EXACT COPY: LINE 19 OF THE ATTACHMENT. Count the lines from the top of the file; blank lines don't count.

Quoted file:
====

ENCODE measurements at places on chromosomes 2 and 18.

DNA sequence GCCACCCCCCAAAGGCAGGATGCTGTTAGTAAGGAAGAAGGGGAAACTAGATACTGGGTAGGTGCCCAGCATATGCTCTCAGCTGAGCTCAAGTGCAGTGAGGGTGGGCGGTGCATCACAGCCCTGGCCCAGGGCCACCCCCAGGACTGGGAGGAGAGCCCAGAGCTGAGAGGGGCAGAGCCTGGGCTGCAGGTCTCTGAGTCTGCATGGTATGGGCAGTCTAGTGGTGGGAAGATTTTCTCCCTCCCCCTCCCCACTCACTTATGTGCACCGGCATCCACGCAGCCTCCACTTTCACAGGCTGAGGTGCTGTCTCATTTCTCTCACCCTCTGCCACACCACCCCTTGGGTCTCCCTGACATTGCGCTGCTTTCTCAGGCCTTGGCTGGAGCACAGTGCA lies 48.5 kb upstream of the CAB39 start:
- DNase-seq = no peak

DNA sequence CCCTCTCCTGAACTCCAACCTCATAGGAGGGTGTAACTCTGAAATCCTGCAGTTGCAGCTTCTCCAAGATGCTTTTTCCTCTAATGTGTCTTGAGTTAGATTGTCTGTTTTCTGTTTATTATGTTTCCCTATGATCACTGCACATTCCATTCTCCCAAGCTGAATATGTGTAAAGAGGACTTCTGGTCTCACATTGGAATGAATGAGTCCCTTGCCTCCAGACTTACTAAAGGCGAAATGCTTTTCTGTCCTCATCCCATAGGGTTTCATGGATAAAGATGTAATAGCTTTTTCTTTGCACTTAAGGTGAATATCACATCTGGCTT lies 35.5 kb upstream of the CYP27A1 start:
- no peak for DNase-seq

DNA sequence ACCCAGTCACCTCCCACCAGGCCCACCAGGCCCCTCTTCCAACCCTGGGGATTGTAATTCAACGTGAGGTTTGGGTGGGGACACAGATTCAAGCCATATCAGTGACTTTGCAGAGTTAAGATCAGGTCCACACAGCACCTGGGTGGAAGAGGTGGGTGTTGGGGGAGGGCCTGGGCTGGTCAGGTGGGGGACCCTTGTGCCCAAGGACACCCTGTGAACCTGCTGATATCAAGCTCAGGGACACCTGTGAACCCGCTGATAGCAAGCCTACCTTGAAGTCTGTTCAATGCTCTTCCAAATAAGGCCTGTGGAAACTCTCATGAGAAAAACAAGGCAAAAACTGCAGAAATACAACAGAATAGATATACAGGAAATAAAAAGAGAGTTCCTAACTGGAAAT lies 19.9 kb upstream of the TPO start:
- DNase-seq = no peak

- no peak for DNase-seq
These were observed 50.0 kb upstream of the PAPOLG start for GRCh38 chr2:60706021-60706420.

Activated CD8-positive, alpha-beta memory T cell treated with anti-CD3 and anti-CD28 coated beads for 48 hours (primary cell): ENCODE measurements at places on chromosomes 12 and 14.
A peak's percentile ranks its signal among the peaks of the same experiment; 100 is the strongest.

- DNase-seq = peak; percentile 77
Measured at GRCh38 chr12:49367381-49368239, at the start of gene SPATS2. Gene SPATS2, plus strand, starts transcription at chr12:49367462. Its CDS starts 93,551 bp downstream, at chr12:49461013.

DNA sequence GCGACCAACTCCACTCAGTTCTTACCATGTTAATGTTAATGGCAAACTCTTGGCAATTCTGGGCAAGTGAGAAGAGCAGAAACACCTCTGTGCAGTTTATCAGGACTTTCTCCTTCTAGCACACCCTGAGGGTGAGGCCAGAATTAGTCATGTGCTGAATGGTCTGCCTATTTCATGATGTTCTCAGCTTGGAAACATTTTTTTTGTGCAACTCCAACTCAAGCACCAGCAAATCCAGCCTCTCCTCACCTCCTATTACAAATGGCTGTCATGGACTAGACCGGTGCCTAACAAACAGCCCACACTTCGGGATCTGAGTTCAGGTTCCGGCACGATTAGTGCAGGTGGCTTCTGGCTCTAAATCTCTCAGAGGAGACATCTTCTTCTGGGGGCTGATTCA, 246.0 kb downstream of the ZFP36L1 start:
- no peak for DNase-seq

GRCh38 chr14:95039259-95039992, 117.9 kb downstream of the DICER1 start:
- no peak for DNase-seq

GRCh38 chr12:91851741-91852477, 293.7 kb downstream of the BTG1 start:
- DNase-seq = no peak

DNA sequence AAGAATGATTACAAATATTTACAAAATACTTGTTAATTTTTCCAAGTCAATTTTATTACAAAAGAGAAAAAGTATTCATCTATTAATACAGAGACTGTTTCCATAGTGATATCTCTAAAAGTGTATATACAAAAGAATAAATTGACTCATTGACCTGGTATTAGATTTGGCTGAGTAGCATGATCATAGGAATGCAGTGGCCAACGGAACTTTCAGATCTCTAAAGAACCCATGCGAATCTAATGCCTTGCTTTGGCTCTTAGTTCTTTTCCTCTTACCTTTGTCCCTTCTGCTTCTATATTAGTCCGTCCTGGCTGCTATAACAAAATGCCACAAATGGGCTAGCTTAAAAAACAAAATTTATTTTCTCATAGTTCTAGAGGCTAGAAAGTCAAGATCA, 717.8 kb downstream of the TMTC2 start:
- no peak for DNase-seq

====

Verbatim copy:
- DNase-seq = no peak